President Jacob Zuma exhorted voters to go to the ballots on May 18 at an African National Congress (ANC) rally at KwaMashu’s Rotary Sports Ground on Monday, telling the gathered crowd that to stay away would be tantamount to foregoing “the freedoms since 1994”.
Zuma appeared relaxed and confident as he compared the ongoing local government election campaign to suitors trying to woo a pretty “ntombi” (the electorate).
“So like a girl you must be careful about which man you choose and why you make that decision,” continued Zuma before suggesting that the ANC was the sharpest, best-dressed candidate around. He then went on to underline the ANC’s long history of struggle and of 17 years of governance.
This, he said, stood the party in good stead to continue governing.
“If you don’t vote then you are not fully using the freedoms that we have won and you will allow yourself to be led by other people,” said Zuma.
Later he told reporters that he was disappointed that, 17 years after the advent of democracy, residents in the township still lived in crammed apartheid housing and shacks without proper sewerage, running water and electricity.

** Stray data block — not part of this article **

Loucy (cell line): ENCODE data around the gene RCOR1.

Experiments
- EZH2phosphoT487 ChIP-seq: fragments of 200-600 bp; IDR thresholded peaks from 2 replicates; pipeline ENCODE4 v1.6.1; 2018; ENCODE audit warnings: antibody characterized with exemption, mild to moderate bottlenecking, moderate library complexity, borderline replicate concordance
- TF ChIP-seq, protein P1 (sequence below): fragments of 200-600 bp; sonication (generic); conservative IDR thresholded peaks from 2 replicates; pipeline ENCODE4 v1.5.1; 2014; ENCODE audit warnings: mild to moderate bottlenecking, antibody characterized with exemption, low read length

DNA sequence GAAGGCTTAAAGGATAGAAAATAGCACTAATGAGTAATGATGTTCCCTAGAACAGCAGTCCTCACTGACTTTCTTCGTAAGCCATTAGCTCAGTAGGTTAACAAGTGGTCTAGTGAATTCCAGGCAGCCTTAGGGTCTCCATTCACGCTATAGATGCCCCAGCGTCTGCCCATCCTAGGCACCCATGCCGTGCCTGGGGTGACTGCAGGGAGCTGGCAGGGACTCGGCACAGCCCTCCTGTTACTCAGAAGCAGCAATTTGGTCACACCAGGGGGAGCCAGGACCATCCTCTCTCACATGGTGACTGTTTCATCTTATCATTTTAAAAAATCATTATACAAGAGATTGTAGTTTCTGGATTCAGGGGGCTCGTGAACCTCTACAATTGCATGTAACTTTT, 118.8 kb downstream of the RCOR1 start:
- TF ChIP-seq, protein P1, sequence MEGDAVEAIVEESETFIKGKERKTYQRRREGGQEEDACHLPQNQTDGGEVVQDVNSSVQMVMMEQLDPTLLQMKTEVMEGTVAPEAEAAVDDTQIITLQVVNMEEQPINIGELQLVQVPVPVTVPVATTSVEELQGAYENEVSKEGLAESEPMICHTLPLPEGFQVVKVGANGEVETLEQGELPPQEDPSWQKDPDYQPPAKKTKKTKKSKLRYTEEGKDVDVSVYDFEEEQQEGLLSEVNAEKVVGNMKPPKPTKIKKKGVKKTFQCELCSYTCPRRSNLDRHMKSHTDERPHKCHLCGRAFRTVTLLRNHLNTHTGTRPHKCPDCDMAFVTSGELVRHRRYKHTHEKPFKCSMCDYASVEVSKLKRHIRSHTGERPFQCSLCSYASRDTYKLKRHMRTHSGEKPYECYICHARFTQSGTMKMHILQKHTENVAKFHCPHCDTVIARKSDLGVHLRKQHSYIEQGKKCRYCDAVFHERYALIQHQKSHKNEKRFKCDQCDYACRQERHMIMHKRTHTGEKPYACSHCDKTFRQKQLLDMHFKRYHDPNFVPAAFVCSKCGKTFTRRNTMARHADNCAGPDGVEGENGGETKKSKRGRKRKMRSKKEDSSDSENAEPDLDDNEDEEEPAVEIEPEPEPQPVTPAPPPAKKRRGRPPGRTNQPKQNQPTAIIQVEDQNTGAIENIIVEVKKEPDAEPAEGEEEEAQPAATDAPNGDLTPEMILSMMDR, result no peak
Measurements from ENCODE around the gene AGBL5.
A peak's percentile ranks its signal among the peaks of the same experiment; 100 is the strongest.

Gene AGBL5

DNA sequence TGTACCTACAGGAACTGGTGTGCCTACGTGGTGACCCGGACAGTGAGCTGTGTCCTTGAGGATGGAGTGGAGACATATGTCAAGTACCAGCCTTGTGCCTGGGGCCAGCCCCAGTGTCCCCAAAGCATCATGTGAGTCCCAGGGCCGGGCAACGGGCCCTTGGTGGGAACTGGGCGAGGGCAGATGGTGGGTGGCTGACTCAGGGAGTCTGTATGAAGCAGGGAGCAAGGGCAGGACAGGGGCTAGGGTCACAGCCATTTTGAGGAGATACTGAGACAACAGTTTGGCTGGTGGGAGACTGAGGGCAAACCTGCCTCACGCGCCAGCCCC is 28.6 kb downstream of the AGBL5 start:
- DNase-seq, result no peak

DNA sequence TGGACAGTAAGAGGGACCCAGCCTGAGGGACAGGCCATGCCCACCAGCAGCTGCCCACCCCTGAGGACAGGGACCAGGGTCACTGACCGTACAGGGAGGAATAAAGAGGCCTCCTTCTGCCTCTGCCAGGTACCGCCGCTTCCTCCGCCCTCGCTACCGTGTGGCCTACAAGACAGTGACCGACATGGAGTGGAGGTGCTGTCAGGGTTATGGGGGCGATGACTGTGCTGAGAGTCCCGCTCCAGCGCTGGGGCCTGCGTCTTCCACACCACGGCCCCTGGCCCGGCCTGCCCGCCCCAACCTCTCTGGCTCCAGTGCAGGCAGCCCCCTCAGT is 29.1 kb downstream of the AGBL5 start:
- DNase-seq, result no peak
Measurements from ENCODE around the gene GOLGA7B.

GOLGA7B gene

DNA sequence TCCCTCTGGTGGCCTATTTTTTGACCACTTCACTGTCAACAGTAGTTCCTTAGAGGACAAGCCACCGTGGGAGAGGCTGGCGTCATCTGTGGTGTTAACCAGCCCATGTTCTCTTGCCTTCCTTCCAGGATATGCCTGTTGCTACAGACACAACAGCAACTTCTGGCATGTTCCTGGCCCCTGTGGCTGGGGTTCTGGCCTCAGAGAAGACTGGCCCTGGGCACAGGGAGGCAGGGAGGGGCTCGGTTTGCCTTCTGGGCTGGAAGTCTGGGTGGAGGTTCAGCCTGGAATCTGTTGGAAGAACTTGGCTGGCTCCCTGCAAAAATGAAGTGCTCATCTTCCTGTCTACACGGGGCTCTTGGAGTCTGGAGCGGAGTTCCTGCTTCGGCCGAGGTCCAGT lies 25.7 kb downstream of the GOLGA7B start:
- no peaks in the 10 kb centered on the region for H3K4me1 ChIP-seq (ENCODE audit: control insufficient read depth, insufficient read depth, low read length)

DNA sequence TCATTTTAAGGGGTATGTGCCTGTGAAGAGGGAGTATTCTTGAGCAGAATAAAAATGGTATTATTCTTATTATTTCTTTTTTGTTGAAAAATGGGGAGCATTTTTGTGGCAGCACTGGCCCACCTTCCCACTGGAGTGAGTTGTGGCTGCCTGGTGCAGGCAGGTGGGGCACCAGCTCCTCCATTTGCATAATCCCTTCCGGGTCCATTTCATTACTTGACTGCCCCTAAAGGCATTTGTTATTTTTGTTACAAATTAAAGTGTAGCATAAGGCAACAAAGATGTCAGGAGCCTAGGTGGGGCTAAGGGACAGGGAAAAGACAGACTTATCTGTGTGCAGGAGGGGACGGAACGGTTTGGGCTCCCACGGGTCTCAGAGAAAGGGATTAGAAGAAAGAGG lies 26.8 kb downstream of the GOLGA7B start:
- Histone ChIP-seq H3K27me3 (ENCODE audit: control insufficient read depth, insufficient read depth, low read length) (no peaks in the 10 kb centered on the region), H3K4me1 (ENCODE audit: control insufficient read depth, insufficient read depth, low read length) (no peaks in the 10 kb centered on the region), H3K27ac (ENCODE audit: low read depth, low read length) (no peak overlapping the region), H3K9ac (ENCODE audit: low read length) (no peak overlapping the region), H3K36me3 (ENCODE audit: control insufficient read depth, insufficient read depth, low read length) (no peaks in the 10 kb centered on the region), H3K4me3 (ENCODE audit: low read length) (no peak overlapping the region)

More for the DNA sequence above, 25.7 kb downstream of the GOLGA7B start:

Earlier in the morning Zuma had gone on a door-to-door visit around KwaMashu hostels, were he listened to people’s problems, which ranged from overcrowding and a lack of housing to gripes about the ANC’s nomination list and forced evictions.
KwaMashu has traditionally been a strong Inkatha Freedom Party (IFP) area. It also included several wards where there has been disgruntlement over the ANC’s candidate nomination process for the elections.
Zuma addressed the matter in his speech, referencing the Pan Africanist Congress and Congress of the People and their current travails, drawing to the attention of the crowd the current state of many of those who had chosen to part ways with the ANC, the former having “disappeared into oblivion” and the latter, “whose name I don’t remember”, who currently appear to be “bewitched” — to applause from the crowd.
Zuma’s campaign trail also takes him to several similar places on Tuesday: the ANC will hold two mini-rallies, one in Sweetwaters, north of Pietermaritzburg, and in Richmond. Sweetwaters is a traditional IFP area while Richmond was the scene of bloody internecine violence between the ANC and IFP, and then in the 1990s between the ANC and the UDM.